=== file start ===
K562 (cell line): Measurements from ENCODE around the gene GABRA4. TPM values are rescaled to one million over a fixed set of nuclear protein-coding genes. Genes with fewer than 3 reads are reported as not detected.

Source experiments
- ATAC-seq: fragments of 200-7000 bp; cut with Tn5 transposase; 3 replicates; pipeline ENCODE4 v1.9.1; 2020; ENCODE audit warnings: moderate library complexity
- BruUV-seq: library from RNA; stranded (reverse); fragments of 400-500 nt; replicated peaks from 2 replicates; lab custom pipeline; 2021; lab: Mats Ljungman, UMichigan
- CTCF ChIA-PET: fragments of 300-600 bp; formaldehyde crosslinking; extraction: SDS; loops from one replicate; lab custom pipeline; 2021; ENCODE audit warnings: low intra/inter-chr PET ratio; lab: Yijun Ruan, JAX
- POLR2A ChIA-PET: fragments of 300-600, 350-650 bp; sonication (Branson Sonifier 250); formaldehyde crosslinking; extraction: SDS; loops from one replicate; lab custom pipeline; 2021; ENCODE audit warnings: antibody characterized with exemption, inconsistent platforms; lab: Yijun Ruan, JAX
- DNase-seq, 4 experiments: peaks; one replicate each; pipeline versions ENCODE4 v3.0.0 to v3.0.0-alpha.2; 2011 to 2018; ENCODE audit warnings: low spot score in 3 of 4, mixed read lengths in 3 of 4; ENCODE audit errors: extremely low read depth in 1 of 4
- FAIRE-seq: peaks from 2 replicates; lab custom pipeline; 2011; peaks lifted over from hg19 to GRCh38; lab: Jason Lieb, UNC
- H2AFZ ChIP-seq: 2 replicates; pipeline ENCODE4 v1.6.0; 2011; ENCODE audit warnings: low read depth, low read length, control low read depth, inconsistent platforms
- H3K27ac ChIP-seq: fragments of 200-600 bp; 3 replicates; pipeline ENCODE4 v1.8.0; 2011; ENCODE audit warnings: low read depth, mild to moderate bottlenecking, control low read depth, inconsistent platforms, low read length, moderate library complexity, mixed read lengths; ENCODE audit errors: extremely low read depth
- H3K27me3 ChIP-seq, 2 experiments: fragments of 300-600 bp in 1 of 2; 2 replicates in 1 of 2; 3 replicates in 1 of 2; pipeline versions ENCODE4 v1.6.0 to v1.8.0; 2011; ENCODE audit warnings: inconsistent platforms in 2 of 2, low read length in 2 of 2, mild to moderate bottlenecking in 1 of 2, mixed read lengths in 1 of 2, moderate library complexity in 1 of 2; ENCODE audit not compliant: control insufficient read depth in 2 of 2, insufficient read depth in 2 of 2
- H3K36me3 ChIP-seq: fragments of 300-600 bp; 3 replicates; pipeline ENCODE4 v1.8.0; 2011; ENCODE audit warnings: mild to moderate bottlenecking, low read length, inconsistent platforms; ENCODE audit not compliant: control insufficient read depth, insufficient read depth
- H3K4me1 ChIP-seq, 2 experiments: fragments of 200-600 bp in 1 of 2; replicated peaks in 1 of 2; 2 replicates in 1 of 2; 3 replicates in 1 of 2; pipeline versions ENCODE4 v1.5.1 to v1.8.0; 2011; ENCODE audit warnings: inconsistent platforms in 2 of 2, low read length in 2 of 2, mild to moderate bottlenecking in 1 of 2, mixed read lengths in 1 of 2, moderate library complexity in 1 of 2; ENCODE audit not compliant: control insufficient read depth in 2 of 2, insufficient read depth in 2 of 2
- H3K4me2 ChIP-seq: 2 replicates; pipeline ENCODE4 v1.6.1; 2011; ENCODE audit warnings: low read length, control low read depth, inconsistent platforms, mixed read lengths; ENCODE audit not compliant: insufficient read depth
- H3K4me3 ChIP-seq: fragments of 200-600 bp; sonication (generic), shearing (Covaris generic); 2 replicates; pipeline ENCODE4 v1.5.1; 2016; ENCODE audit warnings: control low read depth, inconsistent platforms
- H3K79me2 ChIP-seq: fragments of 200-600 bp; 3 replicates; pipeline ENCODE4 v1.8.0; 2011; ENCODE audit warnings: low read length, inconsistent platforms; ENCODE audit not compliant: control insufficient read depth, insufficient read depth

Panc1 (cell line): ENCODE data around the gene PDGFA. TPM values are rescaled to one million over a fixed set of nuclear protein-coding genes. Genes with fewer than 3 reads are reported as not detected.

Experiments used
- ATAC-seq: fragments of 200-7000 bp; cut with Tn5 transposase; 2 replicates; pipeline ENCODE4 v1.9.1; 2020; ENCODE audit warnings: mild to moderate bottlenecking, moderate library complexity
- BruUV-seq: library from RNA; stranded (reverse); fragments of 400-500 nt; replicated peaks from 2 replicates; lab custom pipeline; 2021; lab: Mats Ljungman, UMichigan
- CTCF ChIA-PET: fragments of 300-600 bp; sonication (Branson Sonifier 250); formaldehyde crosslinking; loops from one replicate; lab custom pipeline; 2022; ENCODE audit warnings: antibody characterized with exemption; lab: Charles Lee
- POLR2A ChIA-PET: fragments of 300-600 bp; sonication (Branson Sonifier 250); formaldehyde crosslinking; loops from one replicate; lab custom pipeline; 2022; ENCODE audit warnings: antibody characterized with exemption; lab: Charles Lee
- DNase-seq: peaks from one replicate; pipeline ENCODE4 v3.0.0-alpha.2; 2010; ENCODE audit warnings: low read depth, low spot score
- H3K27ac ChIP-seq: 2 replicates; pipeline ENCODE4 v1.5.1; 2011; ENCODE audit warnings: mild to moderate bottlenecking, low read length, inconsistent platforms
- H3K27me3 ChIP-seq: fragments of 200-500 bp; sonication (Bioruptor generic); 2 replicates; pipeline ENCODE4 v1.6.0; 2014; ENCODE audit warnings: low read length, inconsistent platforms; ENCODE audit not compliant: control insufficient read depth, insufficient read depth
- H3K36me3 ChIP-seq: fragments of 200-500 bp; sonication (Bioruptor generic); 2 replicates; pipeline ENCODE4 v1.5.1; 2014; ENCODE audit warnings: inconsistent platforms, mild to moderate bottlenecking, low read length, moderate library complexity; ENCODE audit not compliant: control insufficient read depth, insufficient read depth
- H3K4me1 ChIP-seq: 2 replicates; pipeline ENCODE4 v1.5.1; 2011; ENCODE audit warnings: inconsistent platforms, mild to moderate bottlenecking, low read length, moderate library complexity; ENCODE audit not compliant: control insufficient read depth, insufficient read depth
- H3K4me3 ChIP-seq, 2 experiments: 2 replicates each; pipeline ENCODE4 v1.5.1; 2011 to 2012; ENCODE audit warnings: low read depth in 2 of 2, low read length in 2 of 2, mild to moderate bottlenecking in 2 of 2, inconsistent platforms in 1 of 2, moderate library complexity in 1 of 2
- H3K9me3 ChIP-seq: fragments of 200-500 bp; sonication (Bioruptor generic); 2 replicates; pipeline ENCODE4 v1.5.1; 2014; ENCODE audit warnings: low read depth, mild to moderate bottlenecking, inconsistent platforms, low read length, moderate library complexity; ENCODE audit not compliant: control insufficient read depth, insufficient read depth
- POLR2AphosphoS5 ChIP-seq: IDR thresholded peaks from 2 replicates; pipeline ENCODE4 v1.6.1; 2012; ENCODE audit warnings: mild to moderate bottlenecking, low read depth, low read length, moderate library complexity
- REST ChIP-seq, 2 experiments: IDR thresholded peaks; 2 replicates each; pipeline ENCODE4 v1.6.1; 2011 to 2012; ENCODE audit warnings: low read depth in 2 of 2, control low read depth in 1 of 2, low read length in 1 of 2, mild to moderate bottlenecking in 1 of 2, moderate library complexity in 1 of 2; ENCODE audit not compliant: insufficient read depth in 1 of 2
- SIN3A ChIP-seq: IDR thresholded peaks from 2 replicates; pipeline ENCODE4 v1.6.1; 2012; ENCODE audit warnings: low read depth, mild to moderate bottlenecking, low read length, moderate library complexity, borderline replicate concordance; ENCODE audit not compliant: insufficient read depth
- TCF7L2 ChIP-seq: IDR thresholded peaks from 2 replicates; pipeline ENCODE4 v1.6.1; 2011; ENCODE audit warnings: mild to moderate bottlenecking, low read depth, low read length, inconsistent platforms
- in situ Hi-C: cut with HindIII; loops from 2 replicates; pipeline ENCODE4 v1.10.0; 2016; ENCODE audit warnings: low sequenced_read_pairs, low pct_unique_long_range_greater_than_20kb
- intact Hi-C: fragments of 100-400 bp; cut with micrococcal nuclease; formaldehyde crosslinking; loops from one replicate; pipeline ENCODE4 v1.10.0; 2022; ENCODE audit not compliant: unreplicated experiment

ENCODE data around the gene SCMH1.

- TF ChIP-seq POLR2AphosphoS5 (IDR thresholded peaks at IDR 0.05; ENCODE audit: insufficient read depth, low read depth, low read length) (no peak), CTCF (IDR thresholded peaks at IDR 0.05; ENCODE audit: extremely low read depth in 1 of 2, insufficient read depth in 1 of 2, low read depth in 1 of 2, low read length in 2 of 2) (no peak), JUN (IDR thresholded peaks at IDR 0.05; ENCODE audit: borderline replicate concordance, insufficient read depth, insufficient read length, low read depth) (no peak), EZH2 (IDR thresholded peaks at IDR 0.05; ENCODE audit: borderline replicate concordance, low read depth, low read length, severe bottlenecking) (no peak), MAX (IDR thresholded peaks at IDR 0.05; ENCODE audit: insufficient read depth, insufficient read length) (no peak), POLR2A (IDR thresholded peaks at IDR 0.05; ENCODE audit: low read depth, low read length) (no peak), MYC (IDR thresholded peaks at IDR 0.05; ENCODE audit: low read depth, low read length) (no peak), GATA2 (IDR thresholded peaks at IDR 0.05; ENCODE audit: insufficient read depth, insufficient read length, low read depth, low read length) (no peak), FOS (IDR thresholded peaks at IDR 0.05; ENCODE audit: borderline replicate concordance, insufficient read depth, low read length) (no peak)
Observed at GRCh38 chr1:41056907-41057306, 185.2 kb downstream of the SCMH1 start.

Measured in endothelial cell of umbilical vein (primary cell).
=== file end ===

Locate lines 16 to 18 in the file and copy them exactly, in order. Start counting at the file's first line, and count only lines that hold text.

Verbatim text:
- H3K79me2 ChIP-seq: fragments of 200-600 bp; 3 replicates; pipeline ENCODE4 v1.8.0; 2011; ENCODE audit warnings: low read length, inconsistent platforms; ENCODE audit not compliant: control insufficient read depth, insufficient read depth

Panc1 (cell line): ENCODE data around the gene PDGFA. TPM values are rescaled to one million over a fixed set of nuclear protein-coding genes. Genes with fewer than 3 reads are reported as not detected.

Experiments used